Let’s be honest: America’s finances will never be repaired, no matter what plan is presented by Republicans and Democrats to ostensibly rein in the budget deficit. Trillion-dollar shortfalls will be permanent, something the American people will have to live with for the rest of their lives. Case in point, the recent US Treasury data pointing to persistent fiscal mismanagement in Washington, despite promises from President Joe Biden and his administration that they are being responsible with the federal balance sheet.
Budget Deficit Soars in March
Last month, the budget deficit surged $378 billion, up from the $262 billion gap in February. This is also up $432 billion from the same time a year ago and totals $1.1 trillion in the first half of fiscal year 2023.
The ballooning deficit in the first half was caused by a 13% increase in government spending ($3.149 trillion) and a revenue decline of 3% ($2.048 trillion). Moreover, Social Security spending advanced amid a growing number of beneficiaries and higher average benefit payments, reaching $655 billion. Plus, net interest on the public debt surged 32%, topping $300 billion.
This comes soon after the White House released its 2024 budget, proposing to slash the deficit by $3 trillion over ten years, which was already questionable. The president projected more than $17 trillion of cumulative deficits by 2033, up from the previous year’s roughly $14 trillion estimate. So, where are the savings? Overall, the national debt is expected to spike to about $50 trillion in the next decade.
Only in Washington can more budget deficits and debt be equal to a reduction.
Yellen About De-Dollarization
The global de-dollarization campaign has shifted into overdrive, as a growing number of nations have accelerated their efforts to ditch the greenback or diversify their currency usage. Brazil, China, India, and Russia have led the way and more foreign states are making this consideration. What does the US say about these recent developments in the international reserve currency landscape?
Speaking in a CNN “Fareed Zakaria GPS” interview that aired on April 16, Treasury Secretary Janet Yellen was asked if the US government employing financial sanctions would diminish the dollar supremacy. Her answers? Maybe. Yellen told the cable news network:
“So, there is a risk when we use financial sanctions that are linked to the role of the dollar, that over time it could undermine the hegemony of the dollar, as you said. But this is an extremely important tool we try to use judiciously.”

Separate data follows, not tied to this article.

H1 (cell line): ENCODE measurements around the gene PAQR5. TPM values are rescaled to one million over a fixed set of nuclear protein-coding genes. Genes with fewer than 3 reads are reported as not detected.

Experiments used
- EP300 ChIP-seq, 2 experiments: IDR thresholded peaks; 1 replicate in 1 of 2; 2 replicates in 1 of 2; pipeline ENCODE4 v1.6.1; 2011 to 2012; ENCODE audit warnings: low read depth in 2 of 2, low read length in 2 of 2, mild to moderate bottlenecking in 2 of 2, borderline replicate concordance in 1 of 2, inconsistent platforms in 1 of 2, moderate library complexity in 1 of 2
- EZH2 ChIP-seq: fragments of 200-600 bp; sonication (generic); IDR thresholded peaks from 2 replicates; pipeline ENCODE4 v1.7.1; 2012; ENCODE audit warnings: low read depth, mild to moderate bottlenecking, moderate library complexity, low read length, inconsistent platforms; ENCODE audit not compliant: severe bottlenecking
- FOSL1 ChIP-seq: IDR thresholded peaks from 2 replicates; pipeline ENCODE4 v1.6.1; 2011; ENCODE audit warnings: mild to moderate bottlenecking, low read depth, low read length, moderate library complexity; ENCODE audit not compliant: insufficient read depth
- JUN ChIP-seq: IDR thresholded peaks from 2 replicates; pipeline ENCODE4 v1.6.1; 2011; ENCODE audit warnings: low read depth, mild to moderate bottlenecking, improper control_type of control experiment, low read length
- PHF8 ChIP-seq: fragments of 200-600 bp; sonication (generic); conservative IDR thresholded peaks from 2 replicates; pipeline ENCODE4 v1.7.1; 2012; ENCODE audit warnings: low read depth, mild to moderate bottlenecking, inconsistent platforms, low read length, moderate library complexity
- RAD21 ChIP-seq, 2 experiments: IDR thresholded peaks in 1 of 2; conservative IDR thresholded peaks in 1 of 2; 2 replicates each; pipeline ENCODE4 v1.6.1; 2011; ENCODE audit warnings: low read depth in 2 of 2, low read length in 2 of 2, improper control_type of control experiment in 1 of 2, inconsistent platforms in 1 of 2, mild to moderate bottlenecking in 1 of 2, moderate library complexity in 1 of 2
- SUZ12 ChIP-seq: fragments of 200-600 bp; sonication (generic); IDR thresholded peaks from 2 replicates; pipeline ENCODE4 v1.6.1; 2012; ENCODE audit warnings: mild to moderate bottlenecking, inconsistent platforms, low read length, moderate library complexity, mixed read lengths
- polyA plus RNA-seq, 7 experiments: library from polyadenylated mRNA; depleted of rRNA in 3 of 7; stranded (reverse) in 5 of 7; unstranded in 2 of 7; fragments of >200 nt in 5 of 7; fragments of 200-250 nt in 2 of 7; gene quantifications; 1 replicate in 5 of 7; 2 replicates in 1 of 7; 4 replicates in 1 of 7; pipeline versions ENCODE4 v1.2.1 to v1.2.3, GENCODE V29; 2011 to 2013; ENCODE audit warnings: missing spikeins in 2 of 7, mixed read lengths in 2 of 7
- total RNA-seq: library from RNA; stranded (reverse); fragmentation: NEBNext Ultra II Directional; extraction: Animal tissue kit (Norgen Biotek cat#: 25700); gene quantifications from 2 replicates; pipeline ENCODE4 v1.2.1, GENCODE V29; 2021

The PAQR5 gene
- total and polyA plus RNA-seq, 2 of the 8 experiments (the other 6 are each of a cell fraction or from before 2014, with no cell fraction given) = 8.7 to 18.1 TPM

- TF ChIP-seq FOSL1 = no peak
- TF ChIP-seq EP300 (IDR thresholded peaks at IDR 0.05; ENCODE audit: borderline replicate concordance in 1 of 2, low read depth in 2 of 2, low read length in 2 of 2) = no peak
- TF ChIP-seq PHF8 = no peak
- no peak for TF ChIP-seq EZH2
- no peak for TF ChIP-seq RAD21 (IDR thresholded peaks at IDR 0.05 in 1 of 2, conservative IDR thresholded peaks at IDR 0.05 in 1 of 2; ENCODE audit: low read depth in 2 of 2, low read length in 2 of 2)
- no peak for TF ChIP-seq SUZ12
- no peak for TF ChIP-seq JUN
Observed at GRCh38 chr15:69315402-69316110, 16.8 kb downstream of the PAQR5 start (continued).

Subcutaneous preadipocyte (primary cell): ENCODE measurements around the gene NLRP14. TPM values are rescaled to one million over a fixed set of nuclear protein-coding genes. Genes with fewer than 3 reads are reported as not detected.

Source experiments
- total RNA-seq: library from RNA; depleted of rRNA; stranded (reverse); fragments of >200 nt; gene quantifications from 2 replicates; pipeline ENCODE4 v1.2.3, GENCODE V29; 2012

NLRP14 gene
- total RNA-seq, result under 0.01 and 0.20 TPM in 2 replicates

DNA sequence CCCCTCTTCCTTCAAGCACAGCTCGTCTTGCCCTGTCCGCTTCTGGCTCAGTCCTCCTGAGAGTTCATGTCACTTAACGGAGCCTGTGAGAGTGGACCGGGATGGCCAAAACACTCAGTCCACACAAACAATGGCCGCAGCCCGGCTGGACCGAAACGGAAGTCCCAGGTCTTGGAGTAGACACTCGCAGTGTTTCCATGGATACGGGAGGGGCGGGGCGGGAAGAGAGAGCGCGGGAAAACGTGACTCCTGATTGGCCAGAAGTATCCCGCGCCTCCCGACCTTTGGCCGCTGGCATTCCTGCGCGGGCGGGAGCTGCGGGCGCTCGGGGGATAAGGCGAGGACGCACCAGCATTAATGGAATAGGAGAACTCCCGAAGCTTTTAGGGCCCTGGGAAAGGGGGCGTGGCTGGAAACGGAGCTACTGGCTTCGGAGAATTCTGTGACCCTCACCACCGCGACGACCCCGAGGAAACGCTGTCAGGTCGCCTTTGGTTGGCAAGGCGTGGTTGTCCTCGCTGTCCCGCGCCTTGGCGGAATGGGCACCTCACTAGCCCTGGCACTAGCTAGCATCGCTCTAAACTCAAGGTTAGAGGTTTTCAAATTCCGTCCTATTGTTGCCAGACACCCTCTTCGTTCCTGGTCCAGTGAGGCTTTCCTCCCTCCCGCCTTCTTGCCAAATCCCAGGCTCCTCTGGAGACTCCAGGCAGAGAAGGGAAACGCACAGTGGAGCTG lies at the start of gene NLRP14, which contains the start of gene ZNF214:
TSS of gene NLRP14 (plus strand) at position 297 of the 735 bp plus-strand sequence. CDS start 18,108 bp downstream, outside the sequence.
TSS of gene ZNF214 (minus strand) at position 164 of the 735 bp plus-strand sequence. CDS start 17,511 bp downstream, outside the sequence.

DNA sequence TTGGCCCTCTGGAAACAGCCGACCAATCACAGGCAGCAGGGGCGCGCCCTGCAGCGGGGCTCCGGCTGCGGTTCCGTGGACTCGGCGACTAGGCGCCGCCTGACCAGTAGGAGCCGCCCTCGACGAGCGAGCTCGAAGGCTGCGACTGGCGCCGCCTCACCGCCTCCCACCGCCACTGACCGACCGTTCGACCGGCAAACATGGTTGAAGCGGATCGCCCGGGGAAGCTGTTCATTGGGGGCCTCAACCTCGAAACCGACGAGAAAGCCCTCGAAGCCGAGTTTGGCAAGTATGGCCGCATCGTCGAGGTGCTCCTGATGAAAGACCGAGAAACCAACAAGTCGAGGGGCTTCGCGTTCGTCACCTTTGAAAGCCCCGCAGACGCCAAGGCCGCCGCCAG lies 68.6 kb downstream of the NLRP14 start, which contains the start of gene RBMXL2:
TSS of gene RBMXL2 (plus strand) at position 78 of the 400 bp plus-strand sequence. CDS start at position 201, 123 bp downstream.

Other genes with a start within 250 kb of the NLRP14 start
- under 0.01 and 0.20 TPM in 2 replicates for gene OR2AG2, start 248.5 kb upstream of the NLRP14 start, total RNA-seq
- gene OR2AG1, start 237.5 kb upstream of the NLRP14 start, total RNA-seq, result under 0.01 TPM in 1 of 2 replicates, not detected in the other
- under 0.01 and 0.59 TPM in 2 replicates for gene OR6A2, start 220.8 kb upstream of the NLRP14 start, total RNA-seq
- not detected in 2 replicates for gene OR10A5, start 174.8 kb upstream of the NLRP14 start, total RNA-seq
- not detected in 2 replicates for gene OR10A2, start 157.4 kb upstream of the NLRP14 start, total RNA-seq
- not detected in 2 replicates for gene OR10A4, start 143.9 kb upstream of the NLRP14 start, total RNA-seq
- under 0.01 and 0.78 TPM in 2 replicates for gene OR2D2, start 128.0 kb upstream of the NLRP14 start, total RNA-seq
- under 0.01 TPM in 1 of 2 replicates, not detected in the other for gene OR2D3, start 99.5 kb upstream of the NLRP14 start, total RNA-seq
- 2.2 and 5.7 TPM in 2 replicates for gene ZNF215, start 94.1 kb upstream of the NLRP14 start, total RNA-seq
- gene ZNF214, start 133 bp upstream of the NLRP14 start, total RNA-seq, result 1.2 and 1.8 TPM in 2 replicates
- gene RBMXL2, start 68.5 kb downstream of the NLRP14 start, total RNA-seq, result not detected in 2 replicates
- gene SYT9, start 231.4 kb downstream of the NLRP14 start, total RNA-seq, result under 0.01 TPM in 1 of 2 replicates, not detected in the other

Dollars are widely used. We have very deep capital markets and rule of law that are essential in a currency that is going to be used globally for transactions. And we haven’t seen any other country that has the basic infrastructure — institutional infrastructure — that would enable its currency to serve the world like this.”
In many regards, Yellen is correct. Despite China’s broad objective to expand the yuan’s role in cross-country transactions, investors might not be too quick to adopt the currency. One of the reasons is that Beijing has been prone to engage in currency manipulation, with the central government and the People’s Bank of China employing various policies that threaten the legitimacy of the yuan. In addition, the anti-dollar initiative began nearly ten years ago, but it has only garnered success in the last few months, meaning that this is possibly a long-term campaign rather than a fly-by-night operation.
Will the global economy see the dollar king ousted from its throne anytime soon? Nope. Is it an inevitability at this stage that will come to fruition in the coming decades? Most definitely.
Why Have Bank Deposits Crashed?
In the aftermath of the Silicon Valley Bank and Signature Bank failures, deposits at commercial financial institutions cratered by approximately $400 billion. But taking a gander at specific Federal Reserve data reveals that commercial bank deposits have been tumbling a lot longer. According to the US central bank’s H.8 report, bank deposits have been on a gradual downturn since peaking at $18.158 trillion in April 2022, collapsing by approximately $900 billion, or roughly 5%.
Indeed, the H.8 numbers show that there was an uptick in bank deposits in the past week, but the year-long trend might raise some eyebrows and indicate that there is something else unfolding in the financial system. Meanwhile, in a signal that the US economy might be in the beginning of a credit crunch, Fed data highlighted that loans and leases at all banks decreased from $12.07 trillion to $12.06 trillion for the week ending April 5.
Minutes from the March Federal Open Market Committee policy meeting revealed that Fed economists expect a recession later this year. A broad array of data has also indicated that the country might be in the initial stages of a downturn. Will the country ever catch a break at this point?
All opinions expressed are those of the author and do not necessarily represent those of Liberty Nation.
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